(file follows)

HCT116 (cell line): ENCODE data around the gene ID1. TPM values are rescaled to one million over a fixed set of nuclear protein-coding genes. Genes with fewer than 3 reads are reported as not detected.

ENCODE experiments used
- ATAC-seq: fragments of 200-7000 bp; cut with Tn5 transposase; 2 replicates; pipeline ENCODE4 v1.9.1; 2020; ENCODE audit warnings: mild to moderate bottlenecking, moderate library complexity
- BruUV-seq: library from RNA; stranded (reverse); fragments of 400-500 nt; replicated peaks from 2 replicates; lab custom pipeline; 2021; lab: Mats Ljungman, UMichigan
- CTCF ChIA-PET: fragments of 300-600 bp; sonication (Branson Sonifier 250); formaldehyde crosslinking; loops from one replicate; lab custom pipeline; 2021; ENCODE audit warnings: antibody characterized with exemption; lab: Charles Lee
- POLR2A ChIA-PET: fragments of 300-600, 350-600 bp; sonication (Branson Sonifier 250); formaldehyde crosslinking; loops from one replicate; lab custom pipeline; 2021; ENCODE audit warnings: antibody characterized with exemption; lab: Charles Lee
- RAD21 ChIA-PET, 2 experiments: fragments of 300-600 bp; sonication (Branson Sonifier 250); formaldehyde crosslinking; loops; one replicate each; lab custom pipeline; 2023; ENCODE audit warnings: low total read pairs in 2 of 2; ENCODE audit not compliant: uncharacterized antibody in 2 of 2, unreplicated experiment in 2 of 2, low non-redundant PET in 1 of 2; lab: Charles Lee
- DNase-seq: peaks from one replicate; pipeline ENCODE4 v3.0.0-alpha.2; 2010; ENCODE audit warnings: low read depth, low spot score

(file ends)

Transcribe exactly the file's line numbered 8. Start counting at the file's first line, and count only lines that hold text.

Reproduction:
- DNase-seq: peaks from one replicate; pipeline ENCODE4 v3.0.0-alpha.2; 2010; ENCODE audit warnings: low read depth, low spot score